The sales figures clearly reflect a respect for books, and any librarian who’s had to deal with a patron donating an outdated encyclopedia with three volumes missing, the collected works of Joseph Hergesheimer, and a run of the National Geographic that's been sitting out in the garage since the middle of Franklin Roosevelt’s second term knows that most people honor the place of the book in American society and regard the destruction of books, any book, no matter how ratty it is, with the same horror they would feel if their favorite child announced one fine day at the dinner table that he or she wanted to go to Canada over their spring break and club baby seals to death with a crowbar. So people drop their old unwanted books off at the library, which then performs the necessary bibliographic euthanasia and has them carted away for recycling into cardboard boxes or manila envelopes or brown paper bags that fall apart whenever the humidity level gets above eighty percent.

There is something almost Zen-like about a billion dollar industry based on a product almost no one really uses; restricting book sales to the people who actually read them would close down most publishing houses tomorrow or the next day; and there is no other industry I know of that tries to do this. If you found that eight out of every ten hot dogs you bought were just sawdust in a skin, which may be the case anyway, you’d be complaining left, right, and center about how you’d gotten cheated and no misplaced reverence about the place of the hot dog in American life and culture would stop you. But when publishers sell us books we do not read no one says a thing about it. Publishers might themselves some time and money if they just printed the dust jacket and some interesting book flap copy and filled the middle with the Chicago telephone directory. It’s a lot more useful than a lot of books you read these days, always assuming, of course, that you read books in the first place.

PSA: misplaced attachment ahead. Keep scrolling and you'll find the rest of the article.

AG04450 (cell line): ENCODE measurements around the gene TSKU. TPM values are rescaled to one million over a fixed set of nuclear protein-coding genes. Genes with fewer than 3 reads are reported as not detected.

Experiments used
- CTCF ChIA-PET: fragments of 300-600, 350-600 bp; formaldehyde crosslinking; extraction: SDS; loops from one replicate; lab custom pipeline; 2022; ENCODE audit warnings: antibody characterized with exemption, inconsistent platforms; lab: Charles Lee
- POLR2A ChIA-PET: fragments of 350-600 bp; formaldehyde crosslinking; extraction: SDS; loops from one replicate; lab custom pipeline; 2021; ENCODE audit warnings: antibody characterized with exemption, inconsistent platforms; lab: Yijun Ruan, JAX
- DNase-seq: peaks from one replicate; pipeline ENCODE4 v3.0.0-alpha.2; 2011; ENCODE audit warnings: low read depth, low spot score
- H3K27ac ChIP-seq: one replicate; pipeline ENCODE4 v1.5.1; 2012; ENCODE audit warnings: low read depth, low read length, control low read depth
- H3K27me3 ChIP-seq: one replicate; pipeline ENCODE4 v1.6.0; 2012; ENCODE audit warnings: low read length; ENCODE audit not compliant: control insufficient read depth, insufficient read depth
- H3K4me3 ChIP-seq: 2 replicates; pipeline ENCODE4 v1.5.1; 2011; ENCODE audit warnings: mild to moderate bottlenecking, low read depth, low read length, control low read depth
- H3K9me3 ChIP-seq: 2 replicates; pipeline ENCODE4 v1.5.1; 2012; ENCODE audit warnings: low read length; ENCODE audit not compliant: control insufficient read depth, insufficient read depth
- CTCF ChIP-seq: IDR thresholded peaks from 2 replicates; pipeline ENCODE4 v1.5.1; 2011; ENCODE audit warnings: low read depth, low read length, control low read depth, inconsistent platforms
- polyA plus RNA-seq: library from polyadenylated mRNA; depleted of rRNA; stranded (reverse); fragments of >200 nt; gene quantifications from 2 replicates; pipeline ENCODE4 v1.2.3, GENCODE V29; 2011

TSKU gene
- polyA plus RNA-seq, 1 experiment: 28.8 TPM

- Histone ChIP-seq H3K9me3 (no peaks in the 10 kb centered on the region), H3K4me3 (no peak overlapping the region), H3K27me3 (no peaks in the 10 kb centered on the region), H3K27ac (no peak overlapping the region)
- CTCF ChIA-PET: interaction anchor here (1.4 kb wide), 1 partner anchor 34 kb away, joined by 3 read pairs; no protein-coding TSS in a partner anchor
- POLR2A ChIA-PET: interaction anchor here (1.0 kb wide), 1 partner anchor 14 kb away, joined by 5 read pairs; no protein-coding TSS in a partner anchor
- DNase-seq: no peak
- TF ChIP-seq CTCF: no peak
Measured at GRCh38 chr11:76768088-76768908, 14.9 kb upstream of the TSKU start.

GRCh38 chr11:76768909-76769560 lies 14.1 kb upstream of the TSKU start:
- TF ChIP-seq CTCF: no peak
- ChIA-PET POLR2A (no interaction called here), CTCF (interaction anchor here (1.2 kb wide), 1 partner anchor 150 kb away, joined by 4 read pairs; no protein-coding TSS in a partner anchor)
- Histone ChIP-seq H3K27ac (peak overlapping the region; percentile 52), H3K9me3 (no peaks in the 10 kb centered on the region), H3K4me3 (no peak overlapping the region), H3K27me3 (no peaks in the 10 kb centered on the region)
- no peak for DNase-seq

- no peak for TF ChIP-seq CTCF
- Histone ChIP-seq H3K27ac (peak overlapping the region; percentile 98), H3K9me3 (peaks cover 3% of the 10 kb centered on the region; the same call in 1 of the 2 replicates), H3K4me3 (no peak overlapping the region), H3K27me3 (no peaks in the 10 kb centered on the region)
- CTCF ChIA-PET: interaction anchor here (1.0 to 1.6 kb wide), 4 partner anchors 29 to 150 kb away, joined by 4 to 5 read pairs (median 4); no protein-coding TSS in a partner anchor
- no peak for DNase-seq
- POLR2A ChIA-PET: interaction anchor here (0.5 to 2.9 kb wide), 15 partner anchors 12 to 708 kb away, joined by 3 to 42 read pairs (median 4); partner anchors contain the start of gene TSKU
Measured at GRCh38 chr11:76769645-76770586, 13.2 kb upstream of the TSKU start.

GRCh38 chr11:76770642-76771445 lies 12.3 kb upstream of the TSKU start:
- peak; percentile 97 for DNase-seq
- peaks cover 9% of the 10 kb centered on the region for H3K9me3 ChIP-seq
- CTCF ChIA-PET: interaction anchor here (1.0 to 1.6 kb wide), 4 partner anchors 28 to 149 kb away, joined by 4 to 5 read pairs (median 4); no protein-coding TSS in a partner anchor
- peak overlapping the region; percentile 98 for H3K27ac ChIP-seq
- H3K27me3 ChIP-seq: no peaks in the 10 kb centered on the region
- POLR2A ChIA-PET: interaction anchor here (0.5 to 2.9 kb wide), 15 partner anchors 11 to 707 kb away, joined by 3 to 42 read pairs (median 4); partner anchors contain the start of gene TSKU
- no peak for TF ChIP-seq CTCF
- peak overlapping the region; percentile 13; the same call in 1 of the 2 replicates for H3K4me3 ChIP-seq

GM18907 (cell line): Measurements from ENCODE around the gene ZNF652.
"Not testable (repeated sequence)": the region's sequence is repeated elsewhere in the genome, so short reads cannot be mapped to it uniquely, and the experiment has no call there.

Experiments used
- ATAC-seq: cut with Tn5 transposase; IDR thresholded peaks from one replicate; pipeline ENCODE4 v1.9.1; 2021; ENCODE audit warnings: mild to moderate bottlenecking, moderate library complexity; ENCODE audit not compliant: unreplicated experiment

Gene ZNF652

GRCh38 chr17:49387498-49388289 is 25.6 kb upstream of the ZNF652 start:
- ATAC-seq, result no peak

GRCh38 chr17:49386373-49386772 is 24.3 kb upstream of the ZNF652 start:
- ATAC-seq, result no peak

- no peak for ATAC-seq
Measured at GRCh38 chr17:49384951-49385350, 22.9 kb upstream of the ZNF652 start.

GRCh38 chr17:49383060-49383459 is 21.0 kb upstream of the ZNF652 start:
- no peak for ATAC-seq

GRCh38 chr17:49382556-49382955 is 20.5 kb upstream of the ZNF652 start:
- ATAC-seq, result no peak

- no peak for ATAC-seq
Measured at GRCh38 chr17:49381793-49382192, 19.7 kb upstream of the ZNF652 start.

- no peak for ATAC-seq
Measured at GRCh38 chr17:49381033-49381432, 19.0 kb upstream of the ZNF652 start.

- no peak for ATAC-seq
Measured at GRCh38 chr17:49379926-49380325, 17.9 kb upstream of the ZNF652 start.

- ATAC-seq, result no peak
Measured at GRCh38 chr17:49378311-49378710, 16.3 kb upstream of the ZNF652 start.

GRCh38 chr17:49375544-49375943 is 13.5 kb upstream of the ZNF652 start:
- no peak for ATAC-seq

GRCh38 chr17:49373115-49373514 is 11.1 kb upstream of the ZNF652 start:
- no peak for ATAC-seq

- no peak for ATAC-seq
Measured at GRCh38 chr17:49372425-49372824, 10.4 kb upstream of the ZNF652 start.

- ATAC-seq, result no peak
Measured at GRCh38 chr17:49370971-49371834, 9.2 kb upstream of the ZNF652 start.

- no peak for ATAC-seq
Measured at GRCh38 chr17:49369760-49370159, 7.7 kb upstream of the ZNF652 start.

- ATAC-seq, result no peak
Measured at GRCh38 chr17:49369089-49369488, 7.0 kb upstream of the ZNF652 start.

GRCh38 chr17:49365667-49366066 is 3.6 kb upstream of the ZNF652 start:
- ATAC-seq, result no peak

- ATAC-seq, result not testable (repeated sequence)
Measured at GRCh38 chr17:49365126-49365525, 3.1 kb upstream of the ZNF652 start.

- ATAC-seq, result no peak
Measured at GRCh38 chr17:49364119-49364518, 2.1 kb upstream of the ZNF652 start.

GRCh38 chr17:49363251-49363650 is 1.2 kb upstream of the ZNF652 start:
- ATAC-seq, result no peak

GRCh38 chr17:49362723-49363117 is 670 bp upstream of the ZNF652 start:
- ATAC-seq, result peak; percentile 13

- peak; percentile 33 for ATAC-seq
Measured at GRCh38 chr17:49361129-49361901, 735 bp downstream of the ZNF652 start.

Soon improvements in printer and computer technology will give us even more books. With the mass digitization of books, no book need ever go out of print. Millions of books will be available to the public for a small fee, which will grow larger as time goes on because that’s the way life works. All you will have to do is call the book up on a computer and your local bookstore will print it out and cover it for you. And now we see that entire libraries will soon disgorge their contents onto the Internet, making the wisdom of the ages available to anyone who wants such wisdom at the click of a button, beginning with books that are now in the public domain. Yes indeed, books no one wanted to read a hundred years ago will be instantly available to anyone who doesn’t want to read them now. A vast new world of books is opening up here at the beginning of the third millennium, although one suspects that most of us will simply wait for the movie version, thank you very much, or maybe just watch television.